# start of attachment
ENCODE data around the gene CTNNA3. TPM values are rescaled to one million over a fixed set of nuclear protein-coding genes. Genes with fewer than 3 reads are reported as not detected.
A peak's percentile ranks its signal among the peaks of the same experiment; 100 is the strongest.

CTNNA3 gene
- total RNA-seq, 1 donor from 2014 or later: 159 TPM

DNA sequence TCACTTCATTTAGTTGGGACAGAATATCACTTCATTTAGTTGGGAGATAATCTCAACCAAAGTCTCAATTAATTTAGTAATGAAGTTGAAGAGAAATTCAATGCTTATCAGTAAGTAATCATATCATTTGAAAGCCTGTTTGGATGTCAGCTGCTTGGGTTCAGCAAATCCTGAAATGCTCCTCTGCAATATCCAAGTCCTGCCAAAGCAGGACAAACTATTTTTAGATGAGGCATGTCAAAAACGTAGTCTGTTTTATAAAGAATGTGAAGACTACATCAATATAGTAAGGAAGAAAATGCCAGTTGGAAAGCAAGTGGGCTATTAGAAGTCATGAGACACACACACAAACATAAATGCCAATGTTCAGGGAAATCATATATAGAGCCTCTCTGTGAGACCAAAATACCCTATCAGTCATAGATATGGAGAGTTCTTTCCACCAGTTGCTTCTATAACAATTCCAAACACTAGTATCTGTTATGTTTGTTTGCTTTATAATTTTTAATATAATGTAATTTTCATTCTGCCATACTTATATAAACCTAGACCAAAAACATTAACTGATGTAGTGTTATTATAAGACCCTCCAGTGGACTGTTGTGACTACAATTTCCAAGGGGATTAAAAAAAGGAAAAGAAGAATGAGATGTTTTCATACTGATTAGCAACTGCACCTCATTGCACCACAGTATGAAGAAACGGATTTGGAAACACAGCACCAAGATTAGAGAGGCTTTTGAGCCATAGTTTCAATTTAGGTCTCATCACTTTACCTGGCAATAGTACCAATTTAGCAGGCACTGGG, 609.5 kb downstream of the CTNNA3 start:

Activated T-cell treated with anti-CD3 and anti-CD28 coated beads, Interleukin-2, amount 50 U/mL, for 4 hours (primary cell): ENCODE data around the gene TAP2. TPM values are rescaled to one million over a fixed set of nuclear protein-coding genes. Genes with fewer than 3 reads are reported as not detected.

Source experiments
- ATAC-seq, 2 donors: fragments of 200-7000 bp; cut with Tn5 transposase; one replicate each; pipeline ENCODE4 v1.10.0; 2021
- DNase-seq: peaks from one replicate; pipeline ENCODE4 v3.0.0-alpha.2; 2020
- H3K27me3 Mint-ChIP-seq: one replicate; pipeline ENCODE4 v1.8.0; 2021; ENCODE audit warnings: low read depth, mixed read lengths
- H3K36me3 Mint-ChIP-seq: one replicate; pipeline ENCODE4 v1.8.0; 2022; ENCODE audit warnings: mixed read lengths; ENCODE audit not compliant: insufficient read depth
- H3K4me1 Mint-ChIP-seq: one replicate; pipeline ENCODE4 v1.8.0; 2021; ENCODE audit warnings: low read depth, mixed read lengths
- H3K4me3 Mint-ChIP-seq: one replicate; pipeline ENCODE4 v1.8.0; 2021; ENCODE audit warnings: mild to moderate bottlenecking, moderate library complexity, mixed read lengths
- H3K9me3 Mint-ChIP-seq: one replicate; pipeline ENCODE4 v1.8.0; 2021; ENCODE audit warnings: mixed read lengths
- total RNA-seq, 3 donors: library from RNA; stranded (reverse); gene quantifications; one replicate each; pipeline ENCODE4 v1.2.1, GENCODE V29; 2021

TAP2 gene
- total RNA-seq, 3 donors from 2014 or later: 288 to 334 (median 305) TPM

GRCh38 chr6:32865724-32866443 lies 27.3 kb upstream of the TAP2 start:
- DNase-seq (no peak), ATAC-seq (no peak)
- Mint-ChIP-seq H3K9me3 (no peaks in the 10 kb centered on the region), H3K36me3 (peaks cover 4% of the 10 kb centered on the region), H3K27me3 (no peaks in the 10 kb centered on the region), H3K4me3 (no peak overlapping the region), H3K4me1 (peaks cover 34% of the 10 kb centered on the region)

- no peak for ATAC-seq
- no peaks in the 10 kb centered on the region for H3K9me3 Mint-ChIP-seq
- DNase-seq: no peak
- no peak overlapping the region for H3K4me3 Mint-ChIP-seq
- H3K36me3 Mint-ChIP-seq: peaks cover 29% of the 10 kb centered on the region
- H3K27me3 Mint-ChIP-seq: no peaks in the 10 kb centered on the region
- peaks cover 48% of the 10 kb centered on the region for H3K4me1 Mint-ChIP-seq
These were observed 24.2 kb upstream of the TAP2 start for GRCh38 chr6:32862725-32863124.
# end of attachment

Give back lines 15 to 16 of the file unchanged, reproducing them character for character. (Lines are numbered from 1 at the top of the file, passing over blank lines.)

- total RNA-seq, 3 donors: library from RNA; stranded (reverse); gene quantifications; one replicate each; pipeline ENCODE4 v1.2.1, GENCODE V29; 2021

TAP2 gene